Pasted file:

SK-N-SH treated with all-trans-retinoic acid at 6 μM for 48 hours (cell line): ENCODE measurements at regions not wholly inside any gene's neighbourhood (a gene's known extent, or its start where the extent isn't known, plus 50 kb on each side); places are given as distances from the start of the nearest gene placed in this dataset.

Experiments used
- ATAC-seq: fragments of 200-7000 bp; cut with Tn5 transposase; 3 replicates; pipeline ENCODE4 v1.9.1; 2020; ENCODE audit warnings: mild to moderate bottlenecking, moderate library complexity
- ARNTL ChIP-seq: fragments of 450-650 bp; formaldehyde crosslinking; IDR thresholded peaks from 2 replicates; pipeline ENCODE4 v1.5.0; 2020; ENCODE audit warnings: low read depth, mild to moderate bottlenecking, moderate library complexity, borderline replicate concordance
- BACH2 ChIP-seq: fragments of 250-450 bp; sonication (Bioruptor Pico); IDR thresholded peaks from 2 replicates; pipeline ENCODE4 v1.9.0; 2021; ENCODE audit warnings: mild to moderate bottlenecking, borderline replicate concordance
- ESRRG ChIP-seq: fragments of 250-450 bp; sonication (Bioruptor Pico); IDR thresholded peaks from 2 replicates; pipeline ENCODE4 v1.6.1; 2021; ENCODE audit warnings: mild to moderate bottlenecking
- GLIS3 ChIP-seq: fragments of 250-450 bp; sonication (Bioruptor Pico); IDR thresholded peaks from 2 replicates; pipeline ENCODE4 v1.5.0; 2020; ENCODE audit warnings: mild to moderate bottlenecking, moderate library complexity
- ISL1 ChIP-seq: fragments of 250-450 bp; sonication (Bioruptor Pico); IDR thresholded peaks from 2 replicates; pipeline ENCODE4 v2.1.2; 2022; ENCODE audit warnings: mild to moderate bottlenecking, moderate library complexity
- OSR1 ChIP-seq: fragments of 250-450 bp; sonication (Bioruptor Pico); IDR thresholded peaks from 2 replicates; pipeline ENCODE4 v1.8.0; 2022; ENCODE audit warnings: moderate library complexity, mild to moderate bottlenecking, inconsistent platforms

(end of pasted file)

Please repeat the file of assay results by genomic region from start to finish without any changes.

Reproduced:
SK-N-SH treated with all-trans-retinoic acid at 6 μM for 48 hours (cell line): ENCODE measurements at regions not wholly inside any gene's neighbourhood (a gene's known extent, or its start where the extent isn't known, plus 50 kb on each side); places are given as distances from the start of the nearest gene placed in this dataset.

Experiments used
- ATAC-seq: fragments of 200-7000 bp; cut with Tn5 transposase; 3 replicates; pipeline ENCODE4 v1.9.1; 2020; ENCODE audit warnings: mild to moderate bottlenecking, moderate library complexity
- ARNTL ChIP-seq: fragments of 450-650 bp; formaldehyde crosslinking; IDR thresholded peaks from 2 replicates; pipeline ENCODE4 v1.5.0; 2020; ENCODE audit warnings: low read depth, mild to moderate bottlenecking, moderate library complexity, borderline replicate concordance
- BACH2 ChIP-seq: fragments of 250-450 bp; sonication (Bioruptor Pico); IDR thresholded peaks from 2 replicates; pipeline ENCODE4 v1.9.0; 2021; ENCODE audit warnings: mild to moderate bottlenecking, borderline replicate concordance
- ESRRG ChIP-seq: fragments of 250-450 bp; sonication (Bioruptor Pico); IDR thresholded peaks from 2 replicates; pipeline ENCODE4 v1.6.1; 2021; ENCODE audit warnings: mild to moderate bottlenecking
- GLIS3 ChIP-seq: fragments of 250-450 bp; sonication (Bioruptor Pico); IDR thresholded peaks from 2 replicates; pipeline ENCODE4 v1.5.0; 2020; ENCODE audit warnings: mild to moderate bottlenecking, moderate library complexity
- ISL1 ChIP-seq: fragments of 250-450 bp; sonication (Bioruptor Pico); IDR thresholded peaks from 2 replicates; pipeline ENCODE4 v2.1.2; 2022; ENCODE audit warnings: mild to moderate bottlenecking, moderate library complexity
- OSR1 ChIP-seq: fragments of 250-450 bp; sonication (Bioruptor Pico); IDR thresholded peaks from 2 replicates; pipeline ENCODE4 v1.8.0; 2022; ENCODE audit warnings: moderate library complexity, mild to moderate bottlenecking, inconsistent platforms